I’m with you, Mr. Tako! I love a “some assembly required” salad for dinner. We’ve been doing seasonal eating, so salads change in the fall and winter months to not include lettuce. I will use cabbage or kale (winter greens), potato style salads, beets, or cold noodle salads. We love a spring vegetable and cold rice noodle salad at this time of year with seared ahi to make it a more satisfying meal salad. Whenever I hear people complain that cooking is too much effort, I always suggest salads as an alternative to getting takeout.
We had this dressing with our salad last night, loved it, thank you for posting
We eat quite a lot of salads but I cant stand any form of dressing. Mainly because I dont like mayo. Also any form of dressing to me makes the the veggies oily and greasy which is a a texture I cant deal with. I might put a small amount of salsa on it, but typically I will eat plain.
I love all your food posts. My aspiration is to be the plant-based vegan Mr. Tako… LOL 🙂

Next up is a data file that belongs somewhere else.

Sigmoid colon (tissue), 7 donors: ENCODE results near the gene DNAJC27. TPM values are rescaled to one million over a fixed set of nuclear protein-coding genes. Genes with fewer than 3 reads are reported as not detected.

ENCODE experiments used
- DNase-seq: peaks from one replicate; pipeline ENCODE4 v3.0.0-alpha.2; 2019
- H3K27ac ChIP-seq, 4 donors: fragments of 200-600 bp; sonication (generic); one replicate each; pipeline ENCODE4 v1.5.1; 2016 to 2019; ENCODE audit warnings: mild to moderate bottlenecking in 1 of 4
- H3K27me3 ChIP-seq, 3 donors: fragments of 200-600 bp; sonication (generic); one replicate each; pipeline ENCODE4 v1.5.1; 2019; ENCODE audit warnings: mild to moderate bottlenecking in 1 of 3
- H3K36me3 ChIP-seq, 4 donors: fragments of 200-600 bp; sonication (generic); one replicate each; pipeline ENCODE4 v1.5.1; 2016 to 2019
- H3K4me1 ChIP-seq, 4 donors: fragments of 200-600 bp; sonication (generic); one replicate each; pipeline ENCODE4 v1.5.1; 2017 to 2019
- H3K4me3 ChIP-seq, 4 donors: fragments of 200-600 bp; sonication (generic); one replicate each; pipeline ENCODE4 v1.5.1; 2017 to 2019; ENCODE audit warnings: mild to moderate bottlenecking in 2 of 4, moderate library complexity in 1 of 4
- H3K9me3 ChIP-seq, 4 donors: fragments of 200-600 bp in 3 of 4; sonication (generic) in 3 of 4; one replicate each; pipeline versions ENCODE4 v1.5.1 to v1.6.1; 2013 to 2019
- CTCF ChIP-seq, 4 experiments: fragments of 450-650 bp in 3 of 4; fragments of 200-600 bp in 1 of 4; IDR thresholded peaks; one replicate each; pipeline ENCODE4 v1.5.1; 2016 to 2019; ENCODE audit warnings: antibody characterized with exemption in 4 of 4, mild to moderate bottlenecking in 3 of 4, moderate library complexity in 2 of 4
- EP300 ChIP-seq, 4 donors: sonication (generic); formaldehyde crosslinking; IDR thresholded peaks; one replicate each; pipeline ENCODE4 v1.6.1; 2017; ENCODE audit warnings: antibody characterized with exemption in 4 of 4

I’ve always wanted to know how to make that delicious (and healthy!) dressing they put on the salads in the Japanese restaurants. And now I finally know! Thanks for sharing!
Just wanted to drop a note to say that we made the dressing last night and it was wonderful! Thanks for sharing your recipe!
We made this dressing tonight and absolutely loved it! Thanks for sharing.
How do you find the dressing keeps? Do the vegetables kind of get pickled in the vinegar or do you recommend you consume the dressing within a few days? It looks great. We are in winter at the moment where I live but it’s the best time to grow leafy greens and all the greens I planted before the lock down are going great now. Your garlic crop this year looks amazing. Such a cost effective crop for us as local organic garlic is $15-20 a kg.